Another husband and wife research team, Sally E. and Bennett A. Shaywitz of the Yale University School of Medicine also used MRI imaging while giving 19 males and 19 females a rhyming task to complete. According to their findings published in Nature (1995)
We find significant sex differences in activation patterns during phonological tasks: in males, brain activation is localized to left inferior gyrus (IFG) regions; in females the pattern of activation is very different, engaging more diffuse neural systems involving both left and right IFG regions. These data provide the first clear evidence of sex differences in the functional organization of the brain for language and indicate that these differences exist at the level of phonological processing. (pp. 607–609)

This research confirmed the findings of the Gur research team, indicating that females use both sides of their brain hemispheres more readily than males. Scientific evidence continues to amass that points to male and female brain differences that influence behavior and cognition (Halpern, 1997). For a more complete list of cognitive sex differences, see Appendix B.

A considerable amount of scientific research has been conducted comparing male and female brain structures. Pulitzer prize-winning science journalist, Deborah Blum, in her book Sex on the Brain: The Biological Differences between Men and Women (1998), discussed the differences between male and female brain structures. From a size perspective, male brains are generally 15 percent larger than female brains, which have an impact on intelligence, with males being more adept at spatial reasoning (Blum, pp. 38–39). Another size differential noted by Blum is that the anterior commissure, a narrow strip of nerve fibers that connect the two hemispheres together, tends to be slightly larger in women than in men. Hence, the designation that men’s brain functioning is more “lateralized,” that is, more brain activity tends to take place in one hemisphere than the other while undertaking a task (Blum, p. 46). A third difference between the male and female brain is that the male brain tends to shrink faster with age with the most visible difference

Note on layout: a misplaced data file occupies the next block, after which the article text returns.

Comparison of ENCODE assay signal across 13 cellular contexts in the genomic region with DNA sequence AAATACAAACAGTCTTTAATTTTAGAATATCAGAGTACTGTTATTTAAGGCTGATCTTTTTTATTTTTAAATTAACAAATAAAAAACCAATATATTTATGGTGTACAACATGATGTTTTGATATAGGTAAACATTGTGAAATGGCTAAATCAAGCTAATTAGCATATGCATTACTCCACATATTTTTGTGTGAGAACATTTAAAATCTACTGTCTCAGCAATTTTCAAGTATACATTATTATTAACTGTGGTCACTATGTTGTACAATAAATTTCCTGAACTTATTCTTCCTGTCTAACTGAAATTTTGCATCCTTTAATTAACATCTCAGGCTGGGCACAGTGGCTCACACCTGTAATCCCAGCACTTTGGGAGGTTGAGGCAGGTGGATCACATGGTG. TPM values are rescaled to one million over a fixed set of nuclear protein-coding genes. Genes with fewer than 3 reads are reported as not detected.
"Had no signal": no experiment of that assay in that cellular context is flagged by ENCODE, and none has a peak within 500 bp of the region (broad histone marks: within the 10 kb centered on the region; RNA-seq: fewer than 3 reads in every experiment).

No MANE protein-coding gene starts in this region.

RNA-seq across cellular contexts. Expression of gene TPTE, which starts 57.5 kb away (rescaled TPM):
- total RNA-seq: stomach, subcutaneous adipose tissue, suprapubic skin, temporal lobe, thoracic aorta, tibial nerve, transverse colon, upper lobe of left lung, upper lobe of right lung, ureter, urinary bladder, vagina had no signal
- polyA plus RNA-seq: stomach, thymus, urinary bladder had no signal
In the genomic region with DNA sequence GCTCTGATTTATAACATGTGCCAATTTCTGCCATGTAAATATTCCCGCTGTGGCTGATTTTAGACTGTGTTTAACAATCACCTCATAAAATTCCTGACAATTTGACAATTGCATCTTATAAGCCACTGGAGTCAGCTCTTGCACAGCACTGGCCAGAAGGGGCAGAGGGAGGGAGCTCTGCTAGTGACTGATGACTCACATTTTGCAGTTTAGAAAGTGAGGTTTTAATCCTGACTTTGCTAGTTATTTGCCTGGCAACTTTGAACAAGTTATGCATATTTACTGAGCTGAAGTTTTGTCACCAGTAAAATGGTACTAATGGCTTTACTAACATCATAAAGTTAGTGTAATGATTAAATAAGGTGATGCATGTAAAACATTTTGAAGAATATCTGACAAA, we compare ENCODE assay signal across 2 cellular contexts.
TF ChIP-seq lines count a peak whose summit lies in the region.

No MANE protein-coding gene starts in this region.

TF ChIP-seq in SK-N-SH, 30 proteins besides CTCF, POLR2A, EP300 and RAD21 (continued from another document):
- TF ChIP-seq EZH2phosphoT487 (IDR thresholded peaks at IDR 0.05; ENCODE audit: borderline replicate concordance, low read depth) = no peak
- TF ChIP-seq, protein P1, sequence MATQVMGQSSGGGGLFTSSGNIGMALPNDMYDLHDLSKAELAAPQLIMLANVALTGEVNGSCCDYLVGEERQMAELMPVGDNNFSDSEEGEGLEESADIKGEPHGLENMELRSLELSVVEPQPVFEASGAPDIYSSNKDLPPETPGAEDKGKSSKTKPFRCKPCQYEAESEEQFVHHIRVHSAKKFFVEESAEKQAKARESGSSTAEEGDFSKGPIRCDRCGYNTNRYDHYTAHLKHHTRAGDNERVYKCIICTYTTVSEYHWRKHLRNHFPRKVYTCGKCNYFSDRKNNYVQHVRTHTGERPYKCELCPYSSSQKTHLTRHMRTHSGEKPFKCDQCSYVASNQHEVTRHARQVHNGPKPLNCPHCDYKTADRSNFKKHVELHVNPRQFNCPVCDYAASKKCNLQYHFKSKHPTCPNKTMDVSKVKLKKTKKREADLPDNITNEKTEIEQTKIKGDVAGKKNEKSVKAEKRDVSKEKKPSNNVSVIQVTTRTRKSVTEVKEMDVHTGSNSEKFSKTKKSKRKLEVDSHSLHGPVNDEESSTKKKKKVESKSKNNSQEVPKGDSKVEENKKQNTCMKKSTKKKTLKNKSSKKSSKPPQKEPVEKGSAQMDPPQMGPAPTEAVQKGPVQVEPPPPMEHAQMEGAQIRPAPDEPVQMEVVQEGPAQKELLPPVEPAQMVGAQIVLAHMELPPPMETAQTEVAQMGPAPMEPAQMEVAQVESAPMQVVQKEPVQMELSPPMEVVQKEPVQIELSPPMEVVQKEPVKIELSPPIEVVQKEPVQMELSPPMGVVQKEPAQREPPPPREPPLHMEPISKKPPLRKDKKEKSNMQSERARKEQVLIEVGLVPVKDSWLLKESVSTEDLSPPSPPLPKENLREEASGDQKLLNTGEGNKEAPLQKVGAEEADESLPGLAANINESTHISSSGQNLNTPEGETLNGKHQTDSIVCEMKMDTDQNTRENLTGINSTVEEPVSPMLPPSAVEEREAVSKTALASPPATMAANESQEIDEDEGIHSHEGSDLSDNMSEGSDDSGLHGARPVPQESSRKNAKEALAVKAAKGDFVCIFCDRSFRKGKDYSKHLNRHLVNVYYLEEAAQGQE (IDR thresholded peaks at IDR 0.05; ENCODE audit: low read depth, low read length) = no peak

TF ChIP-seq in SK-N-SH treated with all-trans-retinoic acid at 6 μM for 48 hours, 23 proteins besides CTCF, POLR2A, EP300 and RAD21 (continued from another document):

Masculine Biology


occurring in the frontal lobe (Blum, p. 51). According to Dr. Reuben Gur, “Men lose tissue in the frontal lobe at such a rate that by the time they reach middle age, even though they start with larger brains, their frontal lobe is the same size as the frontal lobe of women” (Blum, p. 52). Michael Gurian (1996; 1999a; 2001; 2004) cites a number of brain structure differences between the male and female brain. In males the corpus callosum, the nerve structure that connects the right hemisphere of the brain with the left and that facilitates communication between the two hemispheres, is approximately 25% smaller in males than in females (Gurian, 1999a, p. 39; 2003, pp. 11–12). The result is that males have a more difficult time connecting feelings and thoughts to words, thereby causing males to “have a more difficult time making language out of experience than women do” (Gurian, 2003, p. 12). A second brain structural difference is that the frontal lobes, which are responsible for “many social and cognitive functions related to emotional relationships,” (Gurian, 1999a, p. 39) are smaller in males and develop at a slower rate in male than in female brains. Because the corpus callosum and frontal lobe brain structures are smaller, males are more attuned to and adept at spatial activities, such as hunting and tracking “objects moving through space” as well as a proclivity for other complex skills involving spatial abilities such as “mechanical design, measurement, direction, abstraction, and manipulation of physical objects” (Gurian, 1999a, pp. 38–39; 2003, p. 11; Halpern, 1997, p. 1094) than women. A third structural difference is in the amygdala, a brain structure deep within the limbic system that regulates emotional reactions and aggressive responses. This structure is larger in males, thereby helping males be aggressive. Furthermore, there are fewer synaptic linkages from the amygdala to other brain structures such as the frontal lobe that controls emotions, resulting in “less impulse control and moral decision making” (Gurian, 2003, p. 14). Another structural difference is the memory center, known as the hippocampus, which is larger in the female brain than in the male brain (Gurian, 2003). Additionally, the female brain possesses more synaptic linkages between the hippocampus and the other emotive centers than the male brain does, resulting in females having better memory capacities for physical and emotional details than males (Gurian, 2003, pp. 14–15). Finally, the cingulate gyrus, a feeling and emotion structure